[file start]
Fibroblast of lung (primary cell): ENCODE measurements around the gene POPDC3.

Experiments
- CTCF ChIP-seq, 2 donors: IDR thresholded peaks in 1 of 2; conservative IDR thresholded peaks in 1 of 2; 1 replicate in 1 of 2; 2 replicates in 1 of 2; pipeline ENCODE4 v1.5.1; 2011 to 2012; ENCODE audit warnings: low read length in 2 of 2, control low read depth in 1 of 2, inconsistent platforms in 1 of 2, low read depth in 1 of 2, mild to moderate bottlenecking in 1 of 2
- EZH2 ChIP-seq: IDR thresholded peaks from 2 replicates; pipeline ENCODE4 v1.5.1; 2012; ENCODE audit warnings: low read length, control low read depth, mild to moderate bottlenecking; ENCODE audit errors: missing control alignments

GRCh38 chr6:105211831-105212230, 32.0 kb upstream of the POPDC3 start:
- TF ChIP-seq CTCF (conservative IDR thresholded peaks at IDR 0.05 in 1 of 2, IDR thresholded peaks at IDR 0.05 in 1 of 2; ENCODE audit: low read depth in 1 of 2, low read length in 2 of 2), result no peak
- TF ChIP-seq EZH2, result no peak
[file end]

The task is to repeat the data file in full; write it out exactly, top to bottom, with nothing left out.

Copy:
Fibroblast of lung (primary cell): ENCODE measurements around the gene POPDC3.

Experiments
- CTCF ChIP-seq, 2 donors: IDR thresholded peaks in 1 of 2; conservative IDR thresholded peaks in 1 of 2; 1 replicate in 1 of 2; 2 replicates in 1 of 2; pipeline ENCODE4 v1.5.1; 2011 to 2012; ENCODE audit warnings: low read length in 2 of 2, control low read depth in 1 of 2, inconsistent platforms in 1 of 2, low read depth in 1 of 2, mild to moderate bottlenecking in 1 of 2
- EZH2 ChIP-seq: IDR thresholded peaks from 2 replicates; pipeline ENCODE4 v1.5.1; 2012; ENCODE audit warnings: low read length, control low read depth, mild to moderate bottlenecking; ENCODE audit errors: missing control alignments

GRCh38 chr6:105211831-105212230, 32.0 kb upstream of the POPDC3 start:
- TF ChIP-seq CTCF (conservative IDR thresholded peaks at IDR 0.05 in 1 of 2, IDR thresholded peaks at IDR 0.05 in 1 of 2; ENCODE audit: low read depth in 1 of 2, low read length in 2 of 2), result no peak
- TF ChIP-seq EZH2, result no peak